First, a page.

Ligeti wore his Mahlerian credentials right on the sleeve of that pulsing arm! That “oomph-lacking” outburst turned out to be deliberate – its recurrences were progressively more brutal. The funeral march was kept moving, some unexpected little catches emphasising the sobbing phrases. Colours were unusually pungent, with some notable woodwind contributions – throughout, Ligeti was careful to observe the required elevations of the bells of both horns and clarinets. I also observed that the drapes behind the horns had been bundled up: better the scaffolding be seen than the sound be damped!

In the second movement, Ligeti stormed into Mahler’s stürmisch bewegt, encouraging the tuba– if you’ll pardon my French – to fart alarmingly! That “cleavage” failure apart, the horns surmounted the elemental fury like Valkyries. Similarly, the somewhat mundane conclusion was at odds with the earlier desolation and nervousness, particularly as it followed a singularly seismic eruption topped by a “Messiaenic” tam-tam crash. Happily, the “chorale”, which surely symbolises the advent of Alma the Potential Redeemer, was handled to perfection.

Mahler, I believe, analogised himself in relation to the younger (and more attractive) Alma through the third movement’s juxtaposition of rustic ländler and elegant waltz. If so, then in spite of all his loving inflections, Ligeti muddled the tempi. Otherwise, it was succulent: harmonious horn, fetching oboe, velvety cellos – and it simply burst with happy energy.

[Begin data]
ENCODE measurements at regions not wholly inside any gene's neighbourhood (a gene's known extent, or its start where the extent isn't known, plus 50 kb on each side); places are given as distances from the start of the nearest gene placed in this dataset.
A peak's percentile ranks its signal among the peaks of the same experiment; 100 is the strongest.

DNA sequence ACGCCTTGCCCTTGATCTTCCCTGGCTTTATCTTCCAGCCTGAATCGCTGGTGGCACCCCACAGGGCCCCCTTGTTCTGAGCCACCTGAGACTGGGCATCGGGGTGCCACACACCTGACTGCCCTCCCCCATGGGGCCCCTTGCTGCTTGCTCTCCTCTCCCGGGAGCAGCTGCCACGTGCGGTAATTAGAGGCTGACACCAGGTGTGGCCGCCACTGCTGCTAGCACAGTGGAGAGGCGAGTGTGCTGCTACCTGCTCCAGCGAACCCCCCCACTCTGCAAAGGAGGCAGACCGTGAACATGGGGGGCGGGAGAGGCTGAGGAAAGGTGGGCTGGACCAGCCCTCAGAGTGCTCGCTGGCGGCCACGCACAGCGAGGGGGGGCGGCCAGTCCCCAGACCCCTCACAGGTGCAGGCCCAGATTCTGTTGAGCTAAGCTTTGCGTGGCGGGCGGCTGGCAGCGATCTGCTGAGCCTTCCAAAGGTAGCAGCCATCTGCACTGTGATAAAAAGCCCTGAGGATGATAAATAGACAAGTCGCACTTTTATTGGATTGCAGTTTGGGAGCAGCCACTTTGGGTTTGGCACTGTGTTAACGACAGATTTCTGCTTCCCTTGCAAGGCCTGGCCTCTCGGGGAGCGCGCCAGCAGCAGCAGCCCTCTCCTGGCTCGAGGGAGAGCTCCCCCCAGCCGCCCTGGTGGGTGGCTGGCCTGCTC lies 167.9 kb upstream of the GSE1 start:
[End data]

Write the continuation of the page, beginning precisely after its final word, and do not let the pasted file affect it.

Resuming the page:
I don’t go along with the “andante” view of the fourth movement, so I was perfectly content when Mahler’s sehr langsam took over eleven minutes! Yet, courtesy of Ligeti’s pulsing arm, which “transfigured” Mahler’s arching phrases into expansive sighs, it seemed all too brief.

Ligeti neatly balanced the finale’s need for speed against the need to negotiate the rippling streams of notes. Otherwise, acknowledging that it’s something of a showpiece, he rightly loosened the leash – everyone was having the time of their lives. The return of the chorale, now an affirmation rather than an aspiration, lifted eyebrows, then hair, and then the roof! To cap it all, amid the riotous rowdiness of the runaway coda came the rare pleasure of hearing every “ting” of that much underrated instrument, the triangle.

After its shaky start, the OON quickly pulled up its collective socks, then generally played its collective socks off. Although it isn’t – at least, not yet – it looked and felt like an orchestra with Mahler in its very blood. Hopefully, what it has learnt from Ligeti will stick, and Huddersfield audiences can look forward to still finer Mahler performances.


* This would have had Sir Adrian Boult beaming with appreciation! Michael Kennedy’s biography of Boult cites a R.C.M. conducting class in 1921, during which Boult said, “. . . you had no control at the change of time. Now, why was that? You stopped the stick between the beats. You see, your too definite beat stopped the ‘swing’. You had got to arm’s length and had left yourself nowhere to go . . . You’ve got to contend with the player who looks up between the beats.”